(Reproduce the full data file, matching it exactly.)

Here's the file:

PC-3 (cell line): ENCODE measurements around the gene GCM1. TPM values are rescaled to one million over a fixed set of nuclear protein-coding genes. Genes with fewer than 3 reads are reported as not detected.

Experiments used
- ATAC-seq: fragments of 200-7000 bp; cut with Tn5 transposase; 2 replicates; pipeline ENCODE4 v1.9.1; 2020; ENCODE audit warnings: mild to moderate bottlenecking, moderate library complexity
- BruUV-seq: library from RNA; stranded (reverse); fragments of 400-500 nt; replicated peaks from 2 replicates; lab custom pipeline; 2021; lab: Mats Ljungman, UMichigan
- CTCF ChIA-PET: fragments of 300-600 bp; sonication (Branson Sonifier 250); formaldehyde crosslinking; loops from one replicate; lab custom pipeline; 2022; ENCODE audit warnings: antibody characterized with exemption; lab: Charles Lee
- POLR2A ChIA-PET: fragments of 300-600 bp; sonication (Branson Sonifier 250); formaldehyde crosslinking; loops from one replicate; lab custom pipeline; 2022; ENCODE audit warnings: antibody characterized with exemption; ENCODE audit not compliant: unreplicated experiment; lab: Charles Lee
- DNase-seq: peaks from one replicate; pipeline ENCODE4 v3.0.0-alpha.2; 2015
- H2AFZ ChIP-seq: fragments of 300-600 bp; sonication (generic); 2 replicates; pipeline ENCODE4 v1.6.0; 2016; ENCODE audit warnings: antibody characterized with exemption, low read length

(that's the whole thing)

PC-3 (cell line): ENCODE measurements around the gene GCM1. TPM values are rescaled to one million over a fixed set of nuclear protein-coding genes. Genes with fewer than 3 reads are reported as not detected.

Experiments used
- ATAC-seq: fragments of 200-7000 bp; cut with Tn5 transposase; 2 replicates; pipeline ENCODE4 v1.9.1; 2020; ENCODE audit warnings: mild to moderate bottlenecking, moderate library complexity
- BruUV-seq: library from RNA; stranded (reverse); fragments of 400-500 nt; replicated peaks from 2 replicates; lab custom pipeline; 2021; lab: Mats Ljungman, UMichigan
- CTCF ChIA-PET: fragments of 300-600 bp; sonication (Branson Sonifier 250); formaldehyde crosslinking; loops from one replicate; lab custom pipeline; 2022; ENCODE audit warnings: antibody characterized with exemption; lab: Charles Lee
- POLR2A ChIA-PET: fragments of 300-600 bp; sonication (Branson Sonifier 250); formaldehyde crosslinking; loops from one replicate; lab custom pipeline; 2022; ENCODE audit warnings: antibody characterized with exemption; ENCODE audit not compliant: unreplicated experiment; lab: Charles Lee
- DNase-seq: peaks from one replicate; pipeline ENCODE4 v3.0.0-alpha.2; 2015
- H2AFZ ChIP-seq: fragments of 300-600 bp; sonication (generic); 2 replicates; pipeline ENCODE4 v1.6.0; 2016; ENCODE audit warnings: antibody characterized with exemption, low read length